Colette Martin, Cookbook author, Allergen-free baker, Food allergy advocate

New To Food Allergy Cooking
If you have recently been diagnosed with food allergies, there is a lot to learn and do to keep you or your family safe, and cooking safe foods will be at the top of that list.  Martin recommends that once you know the foods you need to avoid the first step is to do a sweep of your pantry to ensure you remove all foods that could trigger a reaction.  Once the unsafe items are removed, “start simple, get a handle on a few basic recipes and find safe alternatives to replace your basic staples,” she says.  For example, if you are dealing with a wheat or gluten issue, try to find a bread replacement that you can buy.  Once you have some basics down and a few staple alternatives you will have the building blocks for developing your cooking skills and adding additional items to your safe foods menu.

Cooking Everyday
It happens to the best of us, even if we love to cook, doing it day in and day out can wear on you.  You fall into a rut, cook the same things over and over, and generally feel bored, if not annoyed, in the kitchen.  Martin suggests, to the extent possible, be adventurous in the kitchen and continually try new things to keep the kitchen, and your menus, interesting.  She suggests implementing a “new food night” where you and your family try a new recipe or ingredient.  My girls always get a kick out of our attempts at new ingredients, and as a result we have added red quinoa and zucchini noodles to our meal options.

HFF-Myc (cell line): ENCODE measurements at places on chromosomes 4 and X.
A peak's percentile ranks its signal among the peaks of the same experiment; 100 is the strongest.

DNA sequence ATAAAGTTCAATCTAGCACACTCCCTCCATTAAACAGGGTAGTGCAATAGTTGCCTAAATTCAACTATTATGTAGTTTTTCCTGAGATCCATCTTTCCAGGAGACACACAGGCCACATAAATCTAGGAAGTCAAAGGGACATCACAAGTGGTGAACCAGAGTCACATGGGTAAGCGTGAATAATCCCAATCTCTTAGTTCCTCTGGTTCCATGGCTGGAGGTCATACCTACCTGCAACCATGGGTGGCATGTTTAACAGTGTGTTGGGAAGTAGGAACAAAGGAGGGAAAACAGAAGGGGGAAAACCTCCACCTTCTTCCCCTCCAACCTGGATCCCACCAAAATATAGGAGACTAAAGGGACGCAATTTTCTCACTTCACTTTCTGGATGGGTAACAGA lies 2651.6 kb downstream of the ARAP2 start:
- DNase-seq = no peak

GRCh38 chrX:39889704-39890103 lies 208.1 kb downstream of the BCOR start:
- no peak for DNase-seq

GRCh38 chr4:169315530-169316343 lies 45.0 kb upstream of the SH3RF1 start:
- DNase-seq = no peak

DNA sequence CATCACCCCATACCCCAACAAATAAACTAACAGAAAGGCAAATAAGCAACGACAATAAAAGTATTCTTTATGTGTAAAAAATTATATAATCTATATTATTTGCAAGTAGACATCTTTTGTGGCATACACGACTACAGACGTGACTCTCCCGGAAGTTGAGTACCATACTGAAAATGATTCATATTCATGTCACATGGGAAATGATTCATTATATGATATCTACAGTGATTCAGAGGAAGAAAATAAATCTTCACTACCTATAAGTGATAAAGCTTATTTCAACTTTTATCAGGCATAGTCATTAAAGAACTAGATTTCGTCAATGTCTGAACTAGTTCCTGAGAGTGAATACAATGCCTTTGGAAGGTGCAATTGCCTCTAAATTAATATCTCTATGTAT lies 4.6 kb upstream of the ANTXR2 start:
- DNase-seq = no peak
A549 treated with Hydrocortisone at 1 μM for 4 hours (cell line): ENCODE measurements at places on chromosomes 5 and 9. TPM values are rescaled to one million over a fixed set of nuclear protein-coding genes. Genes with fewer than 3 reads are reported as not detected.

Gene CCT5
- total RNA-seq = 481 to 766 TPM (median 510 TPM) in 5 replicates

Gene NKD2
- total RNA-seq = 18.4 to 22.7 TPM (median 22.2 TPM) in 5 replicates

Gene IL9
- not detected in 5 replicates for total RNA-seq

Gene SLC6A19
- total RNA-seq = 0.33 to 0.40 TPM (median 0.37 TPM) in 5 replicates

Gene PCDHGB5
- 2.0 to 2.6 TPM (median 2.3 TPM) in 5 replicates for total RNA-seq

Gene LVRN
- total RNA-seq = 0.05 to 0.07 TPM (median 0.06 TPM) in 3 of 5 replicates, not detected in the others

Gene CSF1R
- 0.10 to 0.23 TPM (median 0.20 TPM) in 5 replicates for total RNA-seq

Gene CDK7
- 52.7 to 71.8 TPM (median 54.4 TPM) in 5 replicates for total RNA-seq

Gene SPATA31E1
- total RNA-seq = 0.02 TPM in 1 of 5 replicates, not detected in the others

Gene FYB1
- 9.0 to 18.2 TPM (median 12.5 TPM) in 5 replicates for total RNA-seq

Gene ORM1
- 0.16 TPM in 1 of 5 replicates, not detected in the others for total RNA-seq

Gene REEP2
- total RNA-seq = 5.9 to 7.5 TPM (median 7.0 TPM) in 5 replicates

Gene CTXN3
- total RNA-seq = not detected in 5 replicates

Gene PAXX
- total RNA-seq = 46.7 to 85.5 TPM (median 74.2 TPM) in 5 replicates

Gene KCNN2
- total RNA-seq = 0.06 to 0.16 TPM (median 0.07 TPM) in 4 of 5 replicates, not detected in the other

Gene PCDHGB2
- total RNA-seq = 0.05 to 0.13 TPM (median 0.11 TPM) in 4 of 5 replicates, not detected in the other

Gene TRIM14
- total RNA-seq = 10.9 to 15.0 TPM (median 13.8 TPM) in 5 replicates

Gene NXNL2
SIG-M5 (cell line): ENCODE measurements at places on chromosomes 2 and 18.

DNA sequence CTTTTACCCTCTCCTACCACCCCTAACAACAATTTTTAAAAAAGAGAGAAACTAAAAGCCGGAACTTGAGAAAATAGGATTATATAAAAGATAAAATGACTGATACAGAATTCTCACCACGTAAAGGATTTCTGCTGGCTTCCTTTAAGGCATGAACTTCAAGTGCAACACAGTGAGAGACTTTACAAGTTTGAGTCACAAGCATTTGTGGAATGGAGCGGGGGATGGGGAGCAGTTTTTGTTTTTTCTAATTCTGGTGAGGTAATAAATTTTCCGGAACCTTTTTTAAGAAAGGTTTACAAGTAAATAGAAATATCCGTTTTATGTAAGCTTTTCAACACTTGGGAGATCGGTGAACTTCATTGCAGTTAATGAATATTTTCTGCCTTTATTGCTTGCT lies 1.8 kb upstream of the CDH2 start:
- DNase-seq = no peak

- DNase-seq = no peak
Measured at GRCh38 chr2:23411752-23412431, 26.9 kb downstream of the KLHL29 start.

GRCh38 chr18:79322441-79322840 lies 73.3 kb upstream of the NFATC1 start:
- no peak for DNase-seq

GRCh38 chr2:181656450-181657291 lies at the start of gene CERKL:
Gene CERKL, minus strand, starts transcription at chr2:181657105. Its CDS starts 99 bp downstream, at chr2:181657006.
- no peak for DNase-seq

If you have a child with food allergies, another important component to your culinary adventures will be to ensure your child learns how to cook.   Someday you won’t be around to prepare all of their meals so start equipping them now with the skills they will need to stay safe.  Martin suggests, “get your kids cooking with you and let them lead you into new areas”.  If they express interest in cooking a certain food or trying a certain recipe – go for it!  It helps to keep it fun in the kitchen, and along the way you can teach cooking skills they will need to know.

Kitchen Tools You “Need”
Cooking is a very personal endeavor and you will find what works best for you.  Someone else’s favorite kitchen tool may sit unused in your kitchen. Resist the urge to buy every kitchen gadget and figure out what you will really use, and need, to make your safe foods.  Martin says for her, two must haves are her Kitchen Aid Mixer and parchment paper.  “If you will be doing a lot of baking, having a good mixer is important,” says Martin.  She also loves parchment paper because it helps to create a barrier and prevent cross contact on baking sheets and on surfaces when she is rolling out dough.  As my family has developed our cooking style, our must have items include our ice cream maker and lots of cutting boards and colanders.


Getting Some Guidance
Colette has published two books on allergy free cooking and baking that are a great resource for anyone newly diagnosed or seasoned food allergy cooks looking to add new recipes to their menus.  You can learn more about her books here.  (Don’t forget to check out the details below about how to win a copy of The Allergy-Free Pantry).  In addition to her books, Martin recommends checking out Kids With Food Allergies Foundation Recipe Database and Freedible for other great resources, recipes, and advice on keeping your kitchen safe and your menus interesting.

Thanks, Colette, for sharing all of this great information, your book, and helping us Thrive On in the kitchen!


Follow me all week long on Facebook as I share tips, tricks and tools for cooking with food allergies!!